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“Seven Lucky Gods” Pilgrimage

Feeling a little out of luck? If you go by Japanese mythology, one potent cure for misfortune is a pilgrimage to a set of shrines and temples dedicated to the so-called Seven Lucky Gods. To give a very rough summary, these are Ebisu, the god of prosperity and commerce; Daikokuten, agriculture; Bishamonten, protection against evil; Benzaiten, beauty and the arts; Fukurokuju, wisdom and longevity; Jurojin, health and longevity; and Hotei, happiness. Each deity has its own origins—some have roots in Buddhism, others in Hinduism, and Ebisu is purely Japanese—but references to them as a group first emerged in the Muromachi period (1336–1573). The concept of an excursion composed of visits to seven holy sites, one for each god, is thus hardly novel. However, the popularity of such pilgrimages has skyrocketed in the past few decades, with new routes being set up all across Japan. Hakone joined this enterprise about 10 years ago, when the sculptor Ito Kojiro was hired to fashion new wooden likenesses of the gods for six of the seven participating shrines and temples. True believers can book a one-day bus tour for the pilgrimage; these trips are especially popular in January, when people set out to secure their luck for the rest of the year.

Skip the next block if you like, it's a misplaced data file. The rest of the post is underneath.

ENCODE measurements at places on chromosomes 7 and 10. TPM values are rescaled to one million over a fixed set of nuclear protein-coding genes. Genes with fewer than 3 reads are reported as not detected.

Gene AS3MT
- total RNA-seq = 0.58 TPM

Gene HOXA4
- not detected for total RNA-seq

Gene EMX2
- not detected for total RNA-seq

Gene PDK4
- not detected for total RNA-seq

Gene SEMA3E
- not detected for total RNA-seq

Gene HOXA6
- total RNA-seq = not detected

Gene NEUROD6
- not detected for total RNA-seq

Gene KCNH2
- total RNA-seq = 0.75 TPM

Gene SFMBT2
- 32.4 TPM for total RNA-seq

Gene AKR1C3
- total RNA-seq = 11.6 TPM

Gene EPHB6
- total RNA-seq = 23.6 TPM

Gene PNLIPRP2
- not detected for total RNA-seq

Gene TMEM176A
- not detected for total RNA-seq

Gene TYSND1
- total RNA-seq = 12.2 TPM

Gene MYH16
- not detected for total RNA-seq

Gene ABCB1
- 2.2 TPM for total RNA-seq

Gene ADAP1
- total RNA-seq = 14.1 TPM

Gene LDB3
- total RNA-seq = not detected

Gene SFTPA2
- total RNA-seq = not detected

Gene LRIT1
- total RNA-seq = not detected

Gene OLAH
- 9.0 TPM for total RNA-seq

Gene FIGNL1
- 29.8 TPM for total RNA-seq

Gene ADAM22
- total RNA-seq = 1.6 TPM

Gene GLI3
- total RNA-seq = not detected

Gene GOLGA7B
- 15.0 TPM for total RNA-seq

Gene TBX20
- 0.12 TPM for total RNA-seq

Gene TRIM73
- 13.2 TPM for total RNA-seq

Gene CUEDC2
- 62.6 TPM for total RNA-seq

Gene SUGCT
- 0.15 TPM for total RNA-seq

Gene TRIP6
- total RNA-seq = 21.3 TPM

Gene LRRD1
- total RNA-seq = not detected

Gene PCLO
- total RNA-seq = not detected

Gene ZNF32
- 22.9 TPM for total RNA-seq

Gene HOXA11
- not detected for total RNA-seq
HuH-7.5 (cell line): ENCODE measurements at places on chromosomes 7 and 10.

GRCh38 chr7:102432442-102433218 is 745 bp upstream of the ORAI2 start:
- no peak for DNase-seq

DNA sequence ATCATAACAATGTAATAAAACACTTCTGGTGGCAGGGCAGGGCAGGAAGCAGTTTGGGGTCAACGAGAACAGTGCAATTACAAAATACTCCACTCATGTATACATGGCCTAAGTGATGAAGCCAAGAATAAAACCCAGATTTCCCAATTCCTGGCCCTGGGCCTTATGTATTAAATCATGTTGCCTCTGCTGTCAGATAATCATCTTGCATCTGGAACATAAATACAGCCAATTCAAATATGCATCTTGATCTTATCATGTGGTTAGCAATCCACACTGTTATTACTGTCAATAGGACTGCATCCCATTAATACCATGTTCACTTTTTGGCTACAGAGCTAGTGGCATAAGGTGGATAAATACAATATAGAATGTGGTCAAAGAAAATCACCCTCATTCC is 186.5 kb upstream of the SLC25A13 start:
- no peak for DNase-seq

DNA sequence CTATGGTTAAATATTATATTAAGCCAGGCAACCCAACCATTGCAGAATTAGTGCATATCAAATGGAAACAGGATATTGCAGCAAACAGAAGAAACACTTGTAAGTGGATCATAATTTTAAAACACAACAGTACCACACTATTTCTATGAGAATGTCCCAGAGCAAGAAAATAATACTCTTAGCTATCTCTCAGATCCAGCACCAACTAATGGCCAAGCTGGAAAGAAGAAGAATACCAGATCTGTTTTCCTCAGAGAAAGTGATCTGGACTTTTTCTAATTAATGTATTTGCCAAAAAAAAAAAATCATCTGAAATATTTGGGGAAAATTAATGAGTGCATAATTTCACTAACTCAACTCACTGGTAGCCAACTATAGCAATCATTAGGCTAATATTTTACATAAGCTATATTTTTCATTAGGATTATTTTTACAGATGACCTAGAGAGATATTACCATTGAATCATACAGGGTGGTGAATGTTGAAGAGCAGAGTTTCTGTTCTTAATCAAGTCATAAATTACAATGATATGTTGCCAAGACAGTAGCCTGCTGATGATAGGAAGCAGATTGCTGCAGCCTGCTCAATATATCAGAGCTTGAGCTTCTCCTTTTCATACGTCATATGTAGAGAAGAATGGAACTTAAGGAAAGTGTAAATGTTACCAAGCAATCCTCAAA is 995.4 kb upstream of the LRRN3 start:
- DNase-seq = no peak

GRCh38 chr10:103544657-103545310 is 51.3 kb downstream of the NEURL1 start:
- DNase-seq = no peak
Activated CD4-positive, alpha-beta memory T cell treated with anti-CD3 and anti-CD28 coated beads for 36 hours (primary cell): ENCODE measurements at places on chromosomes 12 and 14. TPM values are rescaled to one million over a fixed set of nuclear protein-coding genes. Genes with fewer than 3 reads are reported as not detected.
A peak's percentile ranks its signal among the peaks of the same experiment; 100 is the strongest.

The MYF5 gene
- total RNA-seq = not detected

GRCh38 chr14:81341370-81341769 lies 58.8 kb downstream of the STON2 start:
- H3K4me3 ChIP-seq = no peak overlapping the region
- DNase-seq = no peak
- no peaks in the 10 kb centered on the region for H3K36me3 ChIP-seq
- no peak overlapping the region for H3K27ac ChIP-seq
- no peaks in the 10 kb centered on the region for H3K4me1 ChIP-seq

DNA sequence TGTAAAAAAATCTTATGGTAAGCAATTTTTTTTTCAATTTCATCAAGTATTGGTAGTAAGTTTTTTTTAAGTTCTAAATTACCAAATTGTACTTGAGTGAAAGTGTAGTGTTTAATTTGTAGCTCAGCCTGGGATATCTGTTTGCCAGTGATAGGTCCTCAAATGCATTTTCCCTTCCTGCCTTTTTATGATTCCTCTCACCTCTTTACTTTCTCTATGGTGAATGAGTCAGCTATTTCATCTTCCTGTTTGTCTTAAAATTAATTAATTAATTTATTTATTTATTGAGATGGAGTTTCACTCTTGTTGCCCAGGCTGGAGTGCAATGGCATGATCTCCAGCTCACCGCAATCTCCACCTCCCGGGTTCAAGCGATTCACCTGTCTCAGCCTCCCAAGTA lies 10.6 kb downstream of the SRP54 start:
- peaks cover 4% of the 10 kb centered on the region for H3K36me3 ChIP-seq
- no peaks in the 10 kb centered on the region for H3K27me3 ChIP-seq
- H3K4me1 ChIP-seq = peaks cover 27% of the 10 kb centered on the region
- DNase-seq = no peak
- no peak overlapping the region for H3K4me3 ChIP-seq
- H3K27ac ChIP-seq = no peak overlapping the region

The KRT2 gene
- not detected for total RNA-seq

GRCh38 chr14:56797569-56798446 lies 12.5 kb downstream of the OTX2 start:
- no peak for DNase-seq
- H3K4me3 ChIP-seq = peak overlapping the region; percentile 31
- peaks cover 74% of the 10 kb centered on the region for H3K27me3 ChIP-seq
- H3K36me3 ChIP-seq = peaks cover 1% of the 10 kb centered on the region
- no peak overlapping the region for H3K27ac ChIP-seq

This English-language text was created by the Japan Tourism Agency.

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